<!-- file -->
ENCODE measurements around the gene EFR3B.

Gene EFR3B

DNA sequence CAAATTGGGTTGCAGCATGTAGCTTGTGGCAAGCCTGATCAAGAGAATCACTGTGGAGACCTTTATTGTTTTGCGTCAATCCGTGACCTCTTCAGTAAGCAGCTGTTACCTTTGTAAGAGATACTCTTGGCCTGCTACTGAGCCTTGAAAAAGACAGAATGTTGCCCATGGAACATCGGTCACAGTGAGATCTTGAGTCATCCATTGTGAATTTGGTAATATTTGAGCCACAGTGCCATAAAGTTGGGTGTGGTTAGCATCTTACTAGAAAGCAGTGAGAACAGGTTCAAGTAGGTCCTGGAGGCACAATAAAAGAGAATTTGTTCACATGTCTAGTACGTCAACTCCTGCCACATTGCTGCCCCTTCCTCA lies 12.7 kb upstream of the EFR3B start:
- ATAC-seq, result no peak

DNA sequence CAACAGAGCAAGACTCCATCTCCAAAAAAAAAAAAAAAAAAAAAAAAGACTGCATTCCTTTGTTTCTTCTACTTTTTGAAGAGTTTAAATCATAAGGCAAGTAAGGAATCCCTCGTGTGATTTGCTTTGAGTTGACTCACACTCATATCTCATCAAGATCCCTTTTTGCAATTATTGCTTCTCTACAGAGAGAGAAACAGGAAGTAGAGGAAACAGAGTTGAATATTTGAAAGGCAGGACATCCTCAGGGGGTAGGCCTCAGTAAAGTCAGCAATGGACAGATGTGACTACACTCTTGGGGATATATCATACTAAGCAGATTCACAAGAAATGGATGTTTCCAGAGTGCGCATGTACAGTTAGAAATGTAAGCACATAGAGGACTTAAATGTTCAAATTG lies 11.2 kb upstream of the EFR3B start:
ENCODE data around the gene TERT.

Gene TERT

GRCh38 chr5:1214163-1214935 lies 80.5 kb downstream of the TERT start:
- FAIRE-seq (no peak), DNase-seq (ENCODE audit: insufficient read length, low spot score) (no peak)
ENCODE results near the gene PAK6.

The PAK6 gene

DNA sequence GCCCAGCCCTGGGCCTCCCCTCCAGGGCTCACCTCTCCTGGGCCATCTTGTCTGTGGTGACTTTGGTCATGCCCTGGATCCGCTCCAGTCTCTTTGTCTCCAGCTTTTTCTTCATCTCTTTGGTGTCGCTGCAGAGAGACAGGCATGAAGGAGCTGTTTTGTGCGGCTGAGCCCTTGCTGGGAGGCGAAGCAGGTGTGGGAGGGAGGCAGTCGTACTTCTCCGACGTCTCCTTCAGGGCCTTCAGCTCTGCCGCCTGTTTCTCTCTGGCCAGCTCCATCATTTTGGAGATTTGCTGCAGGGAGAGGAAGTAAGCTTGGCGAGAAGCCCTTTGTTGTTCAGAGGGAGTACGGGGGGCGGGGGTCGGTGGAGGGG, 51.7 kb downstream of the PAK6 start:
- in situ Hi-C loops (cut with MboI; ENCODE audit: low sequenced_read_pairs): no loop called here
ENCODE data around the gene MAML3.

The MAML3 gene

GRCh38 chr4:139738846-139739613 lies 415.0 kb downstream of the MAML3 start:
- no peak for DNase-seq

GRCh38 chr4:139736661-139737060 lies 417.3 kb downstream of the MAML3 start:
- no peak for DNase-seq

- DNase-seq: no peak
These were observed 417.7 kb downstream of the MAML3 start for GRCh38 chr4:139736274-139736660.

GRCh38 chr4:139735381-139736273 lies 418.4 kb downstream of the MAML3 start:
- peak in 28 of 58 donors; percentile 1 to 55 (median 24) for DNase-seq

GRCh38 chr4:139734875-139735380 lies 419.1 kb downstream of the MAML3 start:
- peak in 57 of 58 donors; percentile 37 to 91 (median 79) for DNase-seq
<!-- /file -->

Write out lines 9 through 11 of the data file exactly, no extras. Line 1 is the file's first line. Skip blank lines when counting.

- FAIRE-seq (no peak), DNase-seq (ENCODE audit: insufficient read length, low spot score) (no peak)
ENCODE results near the gene PAK6.

The PAK6 gene